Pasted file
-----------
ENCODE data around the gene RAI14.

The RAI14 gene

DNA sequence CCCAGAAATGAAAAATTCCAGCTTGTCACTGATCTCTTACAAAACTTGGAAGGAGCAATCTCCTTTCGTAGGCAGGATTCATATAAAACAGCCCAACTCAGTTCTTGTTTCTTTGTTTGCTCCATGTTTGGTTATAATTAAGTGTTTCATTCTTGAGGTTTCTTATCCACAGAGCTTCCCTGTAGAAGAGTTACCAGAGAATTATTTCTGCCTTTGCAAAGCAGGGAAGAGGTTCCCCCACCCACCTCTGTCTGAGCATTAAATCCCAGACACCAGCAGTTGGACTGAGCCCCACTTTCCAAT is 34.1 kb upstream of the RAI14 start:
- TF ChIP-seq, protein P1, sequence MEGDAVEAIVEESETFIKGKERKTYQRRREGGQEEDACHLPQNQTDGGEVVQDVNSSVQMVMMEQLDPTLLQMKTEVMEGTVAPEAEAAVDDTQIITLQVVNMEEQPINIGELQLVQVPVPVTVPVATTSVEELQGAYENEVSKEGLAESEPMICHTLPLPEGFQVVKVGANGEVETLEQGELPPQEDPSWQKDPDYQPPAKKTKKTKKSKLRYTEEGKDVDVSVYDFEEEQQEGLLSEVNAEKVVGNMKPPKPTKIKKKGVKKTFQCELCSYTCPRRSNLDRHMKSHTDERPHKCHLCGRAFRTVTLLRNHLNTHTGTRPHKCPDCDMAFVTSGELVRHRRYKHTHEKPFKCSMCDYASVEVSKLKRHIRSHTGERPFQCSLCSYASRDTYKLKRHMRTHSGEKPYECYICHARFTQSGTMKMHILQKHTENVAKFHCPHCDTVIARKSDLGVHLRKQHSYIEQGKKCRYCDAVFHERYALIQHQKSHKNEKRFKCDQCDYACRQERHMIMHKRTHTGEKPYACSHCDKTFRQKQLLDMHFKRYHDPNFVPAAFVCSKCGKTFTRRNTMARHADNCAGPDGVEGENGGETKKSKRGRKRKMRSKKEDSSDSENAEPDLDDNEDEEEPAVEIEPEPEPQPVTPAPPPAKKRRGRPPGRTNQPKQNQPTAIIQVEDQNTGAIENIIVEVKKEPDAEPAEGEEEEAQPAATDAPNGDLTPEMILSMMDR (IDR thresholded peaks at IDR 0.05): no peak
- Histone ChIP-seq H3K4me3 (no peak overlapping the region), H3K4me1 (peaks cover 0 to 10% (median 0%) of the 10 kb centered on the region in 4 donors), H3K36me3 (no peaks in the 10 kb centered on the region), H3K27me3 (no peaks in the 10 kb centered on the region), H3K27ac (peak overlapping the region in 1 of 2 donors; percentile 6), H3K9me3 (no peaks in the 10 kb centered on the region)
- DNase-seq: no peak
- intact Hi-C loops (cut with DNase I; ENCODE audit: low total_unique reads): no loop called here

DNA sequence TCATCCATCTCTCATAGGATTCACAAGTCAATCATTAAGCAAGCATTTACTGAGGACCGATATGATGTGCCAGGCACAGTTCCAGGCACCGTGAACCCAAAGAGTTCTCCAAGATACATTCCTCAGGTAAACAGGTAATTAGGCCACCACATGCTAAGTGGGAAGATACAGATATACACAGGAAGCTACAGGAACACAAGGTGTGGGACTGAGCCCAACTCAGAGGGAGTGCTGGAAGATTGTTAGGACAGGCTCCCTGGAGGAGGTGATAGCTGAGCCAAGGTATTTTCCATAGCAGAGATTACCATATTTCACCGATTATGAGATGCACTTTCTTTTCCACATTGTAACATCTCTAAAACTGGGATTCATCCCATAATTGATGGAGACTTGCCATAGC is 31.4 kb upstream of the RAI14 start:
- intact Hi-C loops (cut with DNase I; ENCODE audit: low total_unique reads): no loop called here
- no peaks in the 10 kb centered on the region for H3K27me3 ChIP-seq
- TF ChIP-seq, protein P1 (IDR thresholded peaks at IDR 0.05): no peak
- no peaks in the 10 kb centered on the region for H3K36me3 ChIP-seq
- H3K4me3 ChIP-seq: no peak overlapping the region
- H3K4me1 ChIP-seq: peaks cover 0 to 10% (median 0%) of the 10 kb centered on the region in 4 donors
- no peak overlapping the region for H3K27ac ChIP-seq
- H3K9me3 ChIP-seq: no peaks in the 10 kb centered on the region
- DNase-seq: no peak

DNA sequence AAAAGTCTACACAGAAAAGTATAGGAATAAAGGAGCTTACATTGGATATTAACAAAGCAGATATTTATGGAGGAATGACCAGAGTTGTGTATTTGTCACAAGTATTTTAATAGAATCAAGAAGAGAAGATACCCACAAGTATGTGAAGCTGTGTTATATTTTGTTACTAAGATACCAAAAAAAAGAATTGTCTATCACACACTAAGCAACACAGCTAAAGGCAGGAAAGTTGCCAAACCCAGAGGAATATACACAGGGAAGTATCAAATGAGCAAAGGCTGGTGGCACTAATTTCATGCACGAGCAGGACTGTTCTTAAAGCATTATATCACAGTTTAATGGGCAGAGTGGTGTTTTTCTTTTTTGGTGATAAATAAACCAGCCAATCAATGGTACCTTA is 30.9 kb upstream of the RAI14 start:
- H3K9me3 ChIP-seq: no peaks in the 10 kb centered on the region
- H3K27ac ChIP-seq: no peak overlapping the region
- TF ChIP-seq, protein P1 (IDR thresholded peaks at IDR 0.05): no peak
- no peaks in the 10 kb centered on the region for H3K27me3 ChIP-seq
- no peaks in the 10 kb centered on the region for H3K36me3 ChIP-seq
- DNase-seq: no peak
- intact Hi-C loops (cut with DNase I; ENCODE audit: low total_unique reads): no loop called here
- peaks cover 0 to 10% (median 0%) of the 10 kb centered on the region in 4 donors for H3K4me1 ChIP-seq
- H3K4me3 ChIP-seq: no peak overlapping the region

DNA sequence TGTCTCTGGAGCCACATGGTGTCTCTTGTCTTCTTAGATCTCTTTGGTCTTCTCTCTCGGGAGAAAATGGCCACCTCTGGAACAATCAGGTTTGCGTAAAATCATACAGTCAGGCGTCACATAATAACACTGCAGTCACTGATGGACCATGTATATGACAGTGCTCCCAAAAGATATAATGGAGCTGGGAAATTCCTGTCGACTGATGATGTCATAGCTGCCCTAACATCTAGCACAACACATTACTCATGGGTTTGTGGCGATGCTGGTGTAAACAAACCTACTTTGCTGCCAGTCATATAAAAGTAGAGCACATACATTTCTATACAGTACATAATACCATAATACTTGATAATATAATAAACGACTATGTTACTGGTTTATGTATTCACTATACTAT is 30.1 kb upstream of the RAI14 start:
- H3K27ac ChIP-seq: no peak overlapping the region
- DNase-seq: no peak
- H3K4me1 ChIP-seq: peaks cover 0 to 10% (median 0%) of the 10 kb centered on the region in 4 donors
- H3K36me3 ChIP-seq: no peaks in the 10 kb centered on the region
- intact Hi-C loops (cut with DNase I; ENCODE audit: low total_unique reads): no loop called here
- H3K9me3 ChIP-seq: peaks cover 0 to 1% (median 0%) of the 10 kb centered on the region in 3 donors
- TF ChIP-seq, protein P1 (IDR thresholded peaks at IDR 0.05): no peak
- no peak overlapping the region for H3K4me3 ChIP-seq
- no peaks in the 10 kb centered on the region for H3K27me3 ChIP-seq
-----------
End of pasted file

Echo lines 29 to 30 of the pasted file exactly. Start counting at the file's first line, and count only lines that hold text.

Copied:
- H3K27ac ChIP-seq: no peak overlapping the region
- DNase-seq: no peak